June 7

What was advertised in a colonial American newspaper 250 years ago this week?

Jun 7 - 6:4:1767 Pennsylvania Gazette
Supplement to the Pennsylvania Gazette (June 4, 1767).

“He will draw any French or Spanish Writing, Contracts, Letters, or Accounts.”

William Fooks of Philadelphia was quite chatty in an advertisement offering his services as “NOTARY and TABELLION PUBLICK, for the French and Spanish Languages” to the “Gentleman Traders of this City.” To counter the effusiveness of his advertisement, he assured potential clients that of the “Secrecy, Prudence, and Intelligence” that defined his character and how he pursued his occupation. Those qualities, he asserted, “render him worthy of the Confidence of those who please to employ him.”

Although the term “tabellion” has declined in use today, residents of England and its colonies in the seventeenth and eighteenth centuries would have readily recognized this description of the scrivener’s vocation, an occupation closely associated with (and sometimes overlapping) the duties performed by notaries. In taking on both titles – “NOTARY and TABELLION PUBLICK” – to describe his work Fooks underscored the level of expertise he possessed. This was particularly important given both his line of work and, especially, the differences in language and legal customs inherent in doing business in French and Spanish colonies. That may explain why he composed such an extensive advertisement. Special circumstances required that he underscore and reiterate his skill and experience as a means of convincing potential clients, those “Gentleman Traders,” that they could trust and depend on his work.

To that end, Fooks stated that “he will draw any French or Spanish Writing, Contracts, Letters, or Accounts, and state them in the most proper Methods and Uses of those Countries, and in the most mercantile and accurate Manner.” He repeated this promise later in the advertisement, again noting that he drew up documents “according to the Laws, Uses, and Customs, of those Nations.” He was particularly qualified to do so as a result of the experience gained through “his long Residence in those Colonies” (though the otherwise verbose Fooks did not elaborate on which colonies or the length of his residence).

Fooks provided very specialized services that could have had significant ramifications in the lives and fortunes of his clients. He may have believed that his turgid prose was necessary to convince prospective clients to entrust him with sensitive and substantial matters. They may not have viewed his notice as chatty but instead as reassuring about the professionalism Fooks brought to his occupation.

January 21

What was advertised in a colonial American newspaper 250 years ago today?

Georgia Gazette (January 21, 1767).

“He will undertake to fair-copy and engross any deeds.”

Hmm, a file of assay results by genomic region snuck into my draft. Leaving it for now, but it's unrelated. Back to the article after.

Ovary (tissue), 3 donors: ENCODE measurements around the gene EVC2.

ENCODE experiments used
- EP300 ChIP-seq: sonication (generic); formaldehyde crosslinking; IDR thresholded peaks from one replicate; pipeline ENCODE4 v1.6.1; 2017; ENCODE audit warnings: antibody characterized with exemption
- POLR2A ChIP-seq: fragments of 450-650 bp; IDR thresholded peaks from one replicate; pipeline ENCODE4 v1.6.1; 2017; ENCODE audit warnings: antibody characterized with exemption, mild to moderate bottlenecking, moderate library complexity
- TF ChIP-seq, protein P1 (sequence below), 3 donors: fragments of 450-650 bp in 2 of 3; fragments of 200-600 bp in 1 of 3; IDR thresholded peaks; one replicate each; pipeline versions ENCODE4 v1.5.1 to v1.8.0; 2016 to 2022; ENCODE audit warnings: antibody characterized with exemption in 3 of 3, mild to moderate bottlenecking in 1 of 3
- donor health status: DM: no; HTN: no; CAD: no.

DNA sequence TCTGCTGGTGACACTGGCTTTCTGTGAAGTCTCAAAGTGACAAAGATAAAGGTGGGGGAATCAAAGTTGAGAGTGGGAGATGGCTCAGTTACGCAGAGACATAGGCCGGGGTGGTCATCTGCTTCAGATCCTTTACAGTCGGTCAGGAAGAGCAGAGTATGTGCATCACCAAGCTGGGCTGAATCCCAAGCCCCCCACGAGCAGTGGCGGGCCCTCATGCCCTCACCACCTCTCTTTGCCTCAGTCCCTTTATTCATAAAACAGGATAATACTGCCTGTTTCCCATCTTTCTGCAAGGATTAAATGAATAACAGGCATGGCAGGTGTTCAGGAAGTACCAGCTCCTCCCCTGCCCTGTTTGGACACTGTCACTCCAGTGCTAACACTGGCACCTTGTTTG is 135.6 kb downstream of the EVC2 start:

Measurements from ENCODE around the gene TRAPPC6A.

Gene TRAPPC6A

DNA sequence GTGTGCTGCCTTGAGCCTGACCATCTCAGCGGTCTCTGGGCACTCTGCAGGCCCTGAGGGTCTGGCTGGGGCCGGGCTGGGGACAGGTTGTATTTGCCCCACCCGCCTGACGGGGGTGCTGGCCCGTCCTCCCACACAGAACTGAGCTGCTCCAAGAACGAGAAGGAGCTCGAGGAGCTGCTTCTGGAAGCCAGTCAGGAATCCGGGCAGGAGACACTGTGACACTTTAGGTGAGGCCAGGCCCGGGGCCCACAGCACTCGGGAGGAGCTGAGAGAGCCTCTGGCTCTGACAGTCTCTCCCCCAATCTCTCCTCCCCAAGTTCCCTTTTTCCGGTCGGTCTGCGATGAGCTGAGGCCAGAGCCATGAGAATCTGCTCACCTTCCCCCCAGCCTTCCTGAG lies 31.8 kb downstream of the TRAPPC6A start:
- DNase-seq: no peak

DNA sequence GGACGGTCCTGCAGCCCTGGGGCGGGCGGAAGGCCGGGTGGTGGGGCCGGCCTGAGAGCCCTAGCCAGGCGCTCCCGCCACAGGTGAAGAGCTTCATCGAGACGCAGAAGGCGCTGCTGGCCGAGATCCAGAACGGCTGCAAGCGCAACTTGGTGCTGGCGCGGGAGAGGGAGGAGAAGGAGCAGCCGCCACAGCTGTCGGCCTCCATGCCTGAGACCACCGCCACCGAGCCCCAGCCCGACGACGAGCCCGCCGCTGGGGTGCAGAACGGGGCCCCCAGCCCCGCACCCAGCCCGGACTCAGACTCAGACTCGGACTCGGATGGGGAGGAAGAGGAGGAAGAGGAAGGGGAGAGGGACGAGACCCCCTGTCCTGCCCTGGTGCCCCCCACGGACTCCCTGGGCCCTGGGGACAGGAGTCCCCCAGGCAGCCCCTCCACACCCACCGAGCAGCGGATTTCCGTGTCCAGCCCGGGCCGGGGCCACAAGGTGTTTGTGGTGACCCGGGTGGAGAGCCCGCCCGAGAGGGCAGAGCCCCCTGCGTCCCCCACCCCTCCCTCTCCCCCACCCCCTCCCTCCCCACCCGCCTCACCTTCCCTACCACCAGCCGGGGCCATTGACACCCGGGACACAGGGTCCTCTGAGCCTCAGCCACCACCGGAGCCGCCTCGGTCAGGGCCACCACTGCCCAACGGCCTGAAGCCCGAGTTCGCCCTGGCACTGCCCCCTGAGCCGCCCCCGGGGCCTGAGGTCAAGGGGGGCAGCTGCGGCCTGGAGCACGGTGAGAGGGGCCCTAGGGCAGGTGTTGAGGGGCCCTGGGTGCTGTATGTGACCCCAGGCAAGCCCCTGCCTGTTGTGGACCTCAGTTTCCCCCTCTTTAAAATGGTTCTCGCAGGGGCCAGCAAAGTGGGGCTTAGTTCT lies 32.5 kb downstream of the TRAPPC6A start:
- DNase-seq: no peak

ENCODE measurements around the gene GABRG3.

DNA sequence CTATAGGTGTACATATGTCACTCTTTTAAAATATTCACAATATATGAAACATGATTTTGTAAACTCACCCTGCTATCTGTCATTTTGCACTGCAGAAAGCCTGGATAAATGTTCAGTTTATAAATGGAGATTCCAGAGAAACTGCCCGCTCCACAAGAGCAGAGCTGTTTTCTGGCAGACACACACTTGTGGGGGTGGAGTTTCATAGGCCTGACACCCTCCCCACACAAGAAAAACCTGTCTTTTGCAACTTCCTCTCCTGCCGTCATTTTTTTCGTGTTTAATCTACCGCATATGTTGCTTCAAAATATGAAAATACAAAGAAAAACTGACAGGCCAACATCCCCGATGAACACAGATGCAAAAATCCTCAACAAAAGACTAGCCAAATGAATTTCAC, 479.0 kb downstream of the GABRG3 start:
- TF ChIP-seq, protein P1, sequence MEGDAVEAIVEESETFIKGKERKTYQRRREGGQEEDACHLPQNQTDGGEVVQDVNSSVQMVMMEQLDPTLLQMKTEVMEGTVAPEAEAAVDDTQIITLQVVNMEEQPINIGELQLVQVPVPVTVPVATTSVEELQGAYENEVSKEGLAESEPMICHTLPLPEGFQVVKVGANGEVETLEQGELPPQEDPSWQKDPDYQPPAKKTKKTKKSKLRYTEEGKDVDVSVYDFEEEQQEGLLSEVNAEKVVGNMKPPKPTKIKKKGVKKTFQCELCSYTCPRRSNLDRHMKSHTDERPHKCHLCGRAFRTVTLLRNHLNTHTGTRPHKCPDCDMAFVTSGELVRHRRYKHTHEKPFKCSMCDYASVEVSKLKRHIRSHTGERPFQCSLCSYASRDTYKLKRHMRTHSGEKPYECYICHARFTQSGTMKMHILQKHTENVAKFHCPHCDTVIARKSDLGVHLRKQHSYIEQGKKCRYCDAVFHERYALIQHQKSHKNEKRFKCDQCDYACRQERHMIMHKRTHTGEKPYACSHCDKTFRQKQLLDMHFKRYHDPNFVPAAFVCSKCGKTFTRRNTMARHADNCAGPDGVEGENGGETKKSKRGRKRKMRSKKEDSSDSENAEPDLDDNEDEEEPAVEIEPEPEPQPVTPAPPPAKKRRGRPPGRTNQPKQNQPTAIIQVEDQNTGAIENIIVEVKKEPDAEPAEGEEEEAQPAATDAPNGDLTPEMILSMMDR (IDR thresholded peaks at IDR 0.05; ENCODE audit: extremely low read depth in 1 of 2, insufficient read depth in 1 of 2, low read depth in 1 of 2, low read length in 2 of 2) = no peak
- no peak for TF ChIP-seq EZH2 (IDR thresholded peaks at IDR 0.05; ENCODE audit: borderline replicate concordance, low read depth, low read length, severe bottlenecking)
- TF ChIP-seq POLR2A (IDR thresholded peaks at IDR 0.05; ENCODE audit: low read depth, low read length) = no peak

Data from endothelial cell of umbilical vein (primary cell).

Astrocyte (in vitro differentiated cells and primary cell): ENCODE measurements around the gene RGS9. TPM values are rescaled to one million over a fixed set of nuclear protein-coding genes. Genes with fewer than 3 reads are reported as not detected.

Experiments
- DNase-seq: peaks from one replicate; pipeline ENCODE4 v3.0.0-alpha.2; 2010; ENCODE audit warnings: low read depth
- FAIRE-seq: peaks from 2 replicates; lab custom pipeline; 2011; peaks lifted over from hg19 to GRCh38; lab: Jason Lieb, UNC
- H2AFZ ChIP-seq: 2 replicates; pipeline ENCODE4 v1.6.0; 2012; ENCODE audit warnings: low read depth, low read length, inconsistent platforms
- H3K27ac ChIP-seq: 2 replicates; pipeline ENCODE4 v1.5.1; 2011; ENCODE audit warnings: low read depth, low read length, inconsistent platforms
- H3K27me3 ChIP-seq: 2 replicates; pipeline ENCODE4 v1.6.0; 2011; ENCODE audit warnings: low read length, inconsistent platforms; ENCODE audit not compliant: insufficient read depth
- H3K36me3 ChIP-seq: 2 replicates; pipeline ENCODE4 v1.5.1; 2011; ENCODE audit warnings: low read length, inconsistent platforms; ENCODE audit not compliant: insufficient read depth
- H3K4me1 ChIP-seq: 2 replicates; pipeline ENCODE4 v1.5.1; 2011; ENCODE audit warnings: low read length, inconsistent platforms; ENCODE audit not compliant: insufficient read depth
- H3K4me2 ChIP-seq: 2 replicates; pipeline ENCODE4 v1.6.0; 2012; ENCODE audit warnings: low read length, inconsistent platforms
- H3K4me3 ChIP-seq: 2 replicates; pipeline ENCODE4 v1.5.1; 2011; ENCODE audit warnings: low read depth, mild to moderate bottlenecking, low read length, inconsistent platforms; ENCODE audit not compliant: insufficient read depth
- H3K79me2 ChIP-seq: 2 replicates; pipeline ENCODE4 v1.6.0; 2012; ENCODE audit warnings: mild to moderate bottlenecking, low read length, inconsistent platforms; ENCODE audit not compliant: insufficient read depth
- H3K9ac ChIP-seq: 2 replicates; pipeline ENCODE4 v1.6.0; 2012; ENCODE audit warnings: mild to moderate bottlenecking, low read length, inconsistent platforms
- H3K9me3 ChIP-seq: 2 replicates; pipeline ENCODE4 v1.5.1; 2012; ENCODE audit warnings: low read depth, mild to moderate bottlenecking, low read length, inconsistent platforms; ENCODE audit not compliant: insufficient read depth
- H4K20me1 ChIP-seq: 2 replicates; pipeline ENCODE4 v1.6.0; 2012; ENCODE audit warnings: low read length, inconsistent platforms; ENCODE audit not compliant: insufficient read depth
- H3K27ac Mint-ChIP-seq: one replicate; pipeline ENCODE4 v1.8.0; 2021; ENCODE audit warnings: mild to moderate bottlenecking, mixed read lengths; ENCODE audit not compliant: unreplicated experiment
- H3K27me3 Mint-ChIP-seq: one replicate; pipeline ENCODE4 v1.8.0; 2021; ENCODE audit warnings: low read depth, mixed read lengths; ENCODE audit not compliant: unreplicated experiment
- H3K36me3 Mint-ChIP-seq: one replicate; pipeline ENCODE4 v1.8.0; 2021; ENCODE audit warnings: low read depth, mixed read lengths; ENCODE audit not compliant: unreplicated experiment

Patrick Poulson turned to the advertising section of the Georgia Gazette in his attempts to attract clients in early 1767. He assured readers that he possessed all the necessary skills of a clerk, copyist, and bookkeeper. He could “fair-copy and engross any deeds or instruments whatsoever” and “post and settle merchants books of accompt” as well as “any other business in the way of a scrivener.” In making his pitch, he adapted familiar appeals concerning quality to fit his own profession: he promised “exactness” in the work he did and the documents he created. Attending to legal and financial matters demanded a special attention to detail.

Poulson gave “Publick Notice” to all readers of the Georgia Gazette, seeking clients among local merchants as well as shopkeepers and artisans in Savannah and farmers in the countryside. Considering literacy rates of the period, some among the lower sorts in particular may have possessed special need of his services when it came to producing copies of legal documents. Regardless of their status or occupation, colonists who read Poulson’s advertisement may not have been able to write. The two skills were taught separately in colonial schools, with greater numbers of people learning how to read than to write or do calculations. Schoolmasters often listed the familiar triad of reading, writing, and arithmetic together when they described their curricula in newspaper advertisements, but that did not result in each student developing all three skills to the same extent.

Even colonists who possessed basic writing skills may have turned to Poulson to draft copies of particularly important documents, including various sorts of contracts or deeds that secured their property. His ability to “fair-copy and engross” documents meant that he created formal records in clear, attractive, and possibly large script for clients and witnesses to affix their signatures and, when appropriate, any necessary seals. When he promised prospective customers that “their business shall be dispatched with exactness,” Poulson did not refer to accuracy alone. He also meant the attractiveness and readability of the documents he produced.